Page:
The old gentleman died shortly after the publication of his work, and now that he is dead and gone, it cannot do much harm

1 William Cartwright, 1611–1643, was a friend and disciple of Ben Jonson.

to his memory1 to say that his time might have been much better employed in weightier labors. He, however, was apt to ride his hobby his own way; and though it did now and then kick up the dust a little in the eyes of his neighbors, and grieve the spirit of some friends, for whom he felt the truest deference and affection; yet his errors and follies are remembered "more in sorrow than in anger," and it begins to be suspected that he never intended to injure or offend. But however his memory may be appreciated by critics, it is still held dear by many folk, whose good opinion is worth having; particularly by certain biscuitbakers, who have gone so far as to imprint his likeness on their new-year cakes; 2 and have thus given him a chance for immortality, almost equal to the being stamped on a Waterloo Medal, or a Queen Anne's Farthing.

1 The History of New York had given offence to many old New Yorkers because of its saucy treatment of names which were held in veneration as those of founders of families, and its general burlesque of Dutch character. Among the critics was a warm friend of Irving, Gulian C. Verplanck, who in a discourse before the New York Historical Society plainly said: "It is painful to see a mind, as admirable for its exquisite perception of the beautiful as it is for its quick sense of the ridiculous, wasting the richness of its fancy on an ungrateful theme, and its exuberant humor in a coarse caricature." Irving took the cen-sure good-naturedly, and as he read Verplanck's words just as he was finishing the story of Rip Van Winkle, he gave them this playful notice in the introduction.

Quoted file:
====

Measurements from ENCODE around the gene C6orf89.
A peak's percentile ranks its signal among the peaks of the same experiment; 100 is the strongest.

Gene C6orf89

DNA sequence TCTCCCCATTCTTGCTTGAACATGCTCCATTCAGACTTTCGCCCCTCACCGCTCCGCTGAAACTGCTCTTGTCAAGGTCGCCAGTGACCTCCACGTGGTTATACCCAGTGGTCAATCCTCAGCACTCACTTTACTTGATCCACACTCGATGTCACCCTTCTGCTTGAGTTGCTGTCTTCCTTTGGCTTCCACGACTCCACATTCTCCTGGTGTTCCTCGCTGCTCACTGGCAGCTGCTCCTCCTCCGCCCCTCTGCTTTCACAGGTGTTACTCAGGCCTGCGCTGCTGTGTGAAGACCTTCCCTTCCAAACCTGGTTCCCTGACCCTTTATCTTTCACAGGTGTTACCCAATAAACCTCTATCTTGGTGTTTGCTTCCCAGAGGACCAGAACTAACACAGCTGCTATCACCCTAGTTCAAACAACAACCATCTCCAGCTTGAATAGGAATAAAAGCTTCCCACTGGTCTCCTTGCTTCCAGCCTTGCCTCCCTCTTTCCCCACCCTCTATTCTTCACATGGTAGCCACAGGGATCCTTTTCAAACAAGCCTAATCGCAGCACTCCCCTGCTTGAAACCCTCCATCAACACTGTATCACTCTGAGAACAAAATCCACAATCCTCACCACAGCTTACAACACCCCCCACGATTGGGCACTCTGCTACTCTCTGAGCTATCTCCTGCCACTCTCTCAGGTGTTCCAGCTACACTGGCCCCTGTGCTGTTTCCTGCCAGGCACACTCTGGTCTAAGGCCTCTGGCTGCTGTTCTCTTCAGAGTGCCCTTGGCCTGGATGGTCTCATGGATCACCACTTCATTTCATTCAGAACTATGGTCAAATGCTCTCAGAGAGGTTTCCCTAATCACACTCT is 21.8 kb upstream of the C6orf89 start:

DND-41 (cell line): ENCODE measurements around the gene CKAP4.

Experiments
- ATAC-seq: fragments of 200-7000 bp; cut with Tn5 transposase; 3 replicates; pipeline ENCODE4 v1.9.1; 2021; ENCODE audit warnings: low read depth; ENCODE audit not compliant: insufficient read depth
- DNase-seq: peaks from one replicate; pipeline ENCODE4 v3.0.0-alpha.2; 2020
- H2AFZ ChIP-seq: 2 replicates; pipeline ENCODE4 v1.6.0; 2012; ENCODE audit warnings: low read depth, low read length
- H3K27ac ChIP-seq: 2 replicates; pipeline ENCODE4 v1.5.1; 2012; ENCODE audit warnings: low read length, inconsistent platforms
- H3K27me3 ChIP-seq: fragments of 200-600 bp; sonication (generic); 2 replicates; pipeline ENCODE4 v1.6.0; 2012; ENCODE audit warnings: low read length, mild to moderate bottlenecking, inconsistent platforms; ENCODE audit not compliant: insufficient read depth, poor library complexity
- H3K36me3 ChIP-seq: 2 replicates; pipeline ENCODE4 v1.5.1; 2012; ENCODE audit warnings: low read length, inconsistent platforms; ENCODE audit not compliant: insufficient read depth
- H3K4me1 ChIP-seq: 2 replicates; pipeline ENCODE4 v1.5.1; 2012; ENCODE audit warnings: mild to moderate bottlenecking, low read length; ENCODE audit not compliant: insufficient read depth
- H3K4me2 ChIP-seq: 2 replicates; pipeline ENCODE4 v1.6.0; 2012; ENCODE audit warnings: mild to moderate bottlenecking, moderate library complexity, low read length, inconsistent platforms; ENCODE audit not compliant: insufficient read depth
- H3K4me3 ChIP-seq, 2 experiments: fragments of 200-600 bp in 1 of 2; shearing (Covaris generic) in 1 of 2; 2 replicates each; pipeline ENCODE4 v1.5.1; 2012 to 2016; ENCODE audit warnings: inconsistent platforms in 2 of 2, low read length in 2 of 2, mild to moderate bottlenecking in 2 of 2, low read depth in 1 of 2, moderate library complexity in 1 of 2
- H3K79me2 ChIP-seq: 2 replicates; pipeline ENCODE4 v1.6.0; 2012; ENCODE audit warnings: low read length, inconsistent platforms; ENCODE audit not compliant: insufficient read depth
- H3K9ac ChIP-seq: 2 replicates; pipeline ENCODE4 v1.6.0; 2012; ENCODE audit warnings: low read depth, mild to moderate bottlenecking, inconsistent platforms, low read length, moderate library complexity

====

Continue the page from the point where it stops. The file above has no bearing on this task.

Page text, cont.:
2 An oblong seed-cake, still made in New York at New Year's time, and of Dutch origin.

8 There was a popular story that only three farthings were struck in Queen Anne's reign; that two were in public keeping, and that the third was no one knew where, but that its lucky finder would be able to hold it at an enormous price. As a matter of fact there were eight coinings of farthings in the reign of Queen Anne, and numismatists do not set a high value on the piece.

WHOEVER has made a voyage up the Hudson must remember the Kaatskill Mountains. They are a dismembered branch of the great Appalachian family, and are seen away to the west of the river, swelling up to a noble height, and lording it over the surrounding country. Every change of season, every change of weather, indeed, every hour of the day, produces some change in the magical hues and shapes of these mountains, and they are regarded by all the good wives, far and near, as perfect barometers. When the weather is fair and settled, they are clothed in blue and purple, and print their bold outlines on the clear evening sky; but sometimes when the rest of the landscape is cloudless they will gather a hood of gray vapors about their summits, which, in the last rays of the setting sun, will glow and light up like a crown of glory.

At the foot of these fairy1 mountains, the voyager may have descried the light smoke curling up from a village, whose shingle-roofs gleam among the trees, just where the blue tints of the upland melt away into the fresh green of the nearer landscape. It is a little village of great antiquity, having been founded by some of the Dutch colonists in the early time of the province, just about the beginning of the government of the good Peter Stuyvesant,2 (may he rest in peace!) and there were some of the houses of the original settlers standing within a few years, built of small yellow

1 A light touch to help the reader into a proper spirit for receiving the tale.

2 Stuyvesant was governor of New Netherlands from 1647 to 1664. He plays an important part in Knickerbocker's History of New York, as he did in actual life. Until quite recently a pear tree was shown on the Bowery, said to have been planted by him.